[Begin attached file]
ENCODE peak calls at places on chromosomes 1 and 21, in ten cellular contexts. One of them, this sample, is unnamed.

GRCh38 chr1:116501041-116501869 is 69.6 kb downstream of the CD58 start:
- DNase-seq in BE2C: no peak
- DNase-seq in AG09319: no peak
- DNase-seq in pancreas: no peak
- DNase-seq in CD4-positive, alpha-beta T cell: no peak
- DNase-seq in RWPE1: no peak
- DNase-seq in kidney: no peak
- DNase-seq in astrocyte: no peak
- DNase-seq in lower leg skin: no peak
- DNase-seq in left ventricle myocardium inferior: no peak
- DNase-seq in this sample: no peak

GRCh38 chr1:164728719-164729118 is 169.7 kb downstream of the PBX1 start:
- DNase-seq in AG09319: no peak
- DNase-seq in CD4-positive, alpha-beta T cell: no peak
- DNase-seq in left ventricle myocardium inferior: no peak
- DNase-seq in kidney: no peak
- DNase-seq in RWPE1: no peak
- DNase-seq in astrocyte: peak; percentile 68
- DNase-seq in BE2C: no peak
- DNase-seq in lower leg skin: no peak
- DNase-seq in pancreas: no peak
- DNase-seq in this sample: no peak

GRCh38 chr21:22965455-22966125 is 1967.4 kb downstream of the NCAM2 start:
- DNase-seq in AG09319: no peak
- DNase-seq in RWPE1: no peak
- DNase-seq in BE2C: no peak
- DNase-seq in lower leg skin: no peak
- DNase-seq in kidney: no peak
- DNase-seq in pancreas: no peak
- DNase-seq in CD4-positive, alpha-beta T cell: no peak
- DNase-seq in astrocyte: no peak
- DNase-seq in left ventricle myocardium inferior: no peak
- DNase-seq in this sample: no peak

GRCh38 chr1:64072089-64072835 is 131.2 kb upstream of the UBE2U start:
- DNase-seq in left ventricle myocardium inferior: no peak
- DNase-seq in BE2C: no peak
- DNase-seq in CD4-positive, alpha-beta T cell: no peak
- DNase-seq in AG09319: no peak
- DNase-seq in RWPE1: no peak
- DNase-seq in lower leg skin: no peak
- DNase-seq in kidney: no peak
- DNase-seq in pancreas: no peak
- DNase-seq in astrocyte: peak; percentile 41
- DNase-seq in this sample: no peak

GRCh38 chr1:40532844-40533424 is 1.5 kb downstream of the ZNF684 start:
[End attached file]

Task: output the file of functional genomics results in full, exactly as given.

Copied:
ENCODE peak calls at places on chromosomes 1 and 21, in ten cellular contexts. One of them, this sample, is unnamed.

GRCh38 chr1:116501041-116501869 is 69.6 kb downstream of the CD58 start:
- DNase-seq in BE2C: no peak
- DNase-seq in AG09319: no peak
- DNase-seq in pancreas: no peak
- DNase-seq in CD4-positive, alpha-beta T cell: no peak
- DNase-seq in RWPE1: no peak
- DNase-seq in kidney: no peak
- DNase-seq in astrocyte: no peak
- DNase-seq in lower leg skin: no peak
- DNase-seq in left ventricle myocardium inferior: no peak
- DNase-seq in this sample: no peak

GRCh38 chr1:164728719-164729118 is 169.7 kb downstream of the PBX1 start:
- DNase-seq in AG09319: no peak
- DNase-seq in CD4-positive, alpha-beta T cell: no peak
- DNase-seq in left ventricle myocardium inferior: no peak
- DNase-seq in kidney: no peak
- DNase-seq in RWPE1: no peak
- DNase-seq in astrocyte: peak; percentile 68
- DNase-seq in BE2C: no peak
- DNase-seq in lower leg skin: no peak
- DNase-seq in pancreas: no peak
- DNase-seq in this sample: no peak

GRCh38 chr21:22965455-22966125 is 1967.4 kb downstream of the NCAM2 start:
- DNase-seq in AG09319: no peak
- DNase-seq in RWPE1: no peak
- DNase-seq in BE2C: no peak
- DNase-seq in lower leg skin: no peak
- DNase-seq in kidney: no peak
- DNase-seq in pancreas: no peak
- DNase-seq in CD4-positive, alpha-beta T cell: no peak
- DNase-seq in astrocyte: no peak
- DNase-seq in left ventricle myocardium inferior: no peak
- DNase-seq in this sample: no peak

GRCh38 chr1:64072089-64072835 is 131.2 kb upstream of the UBE2U start:
- DNase-seq in left ventricle myocardium inferior: no peak
- DNase-seq in BE2C: no peak
- DNase-seq in CD4-positive, alpha-beta T cell: no peak
- DNase-seq in AG09319: no peak
- DNase-seq in RWPE1: no peak
- DNase-seq in lower leg skin: no peak
- DNase-seq in kidney: no peak
- DNase-seq in pancreas: no peak
- DNase-seq in astrocyte: peak; percentile 41
- DNase-seq in this sample: no peak

GRCh38 chr1:40532844-40533424 is 1.5 kb downstream of the ZNF684 start: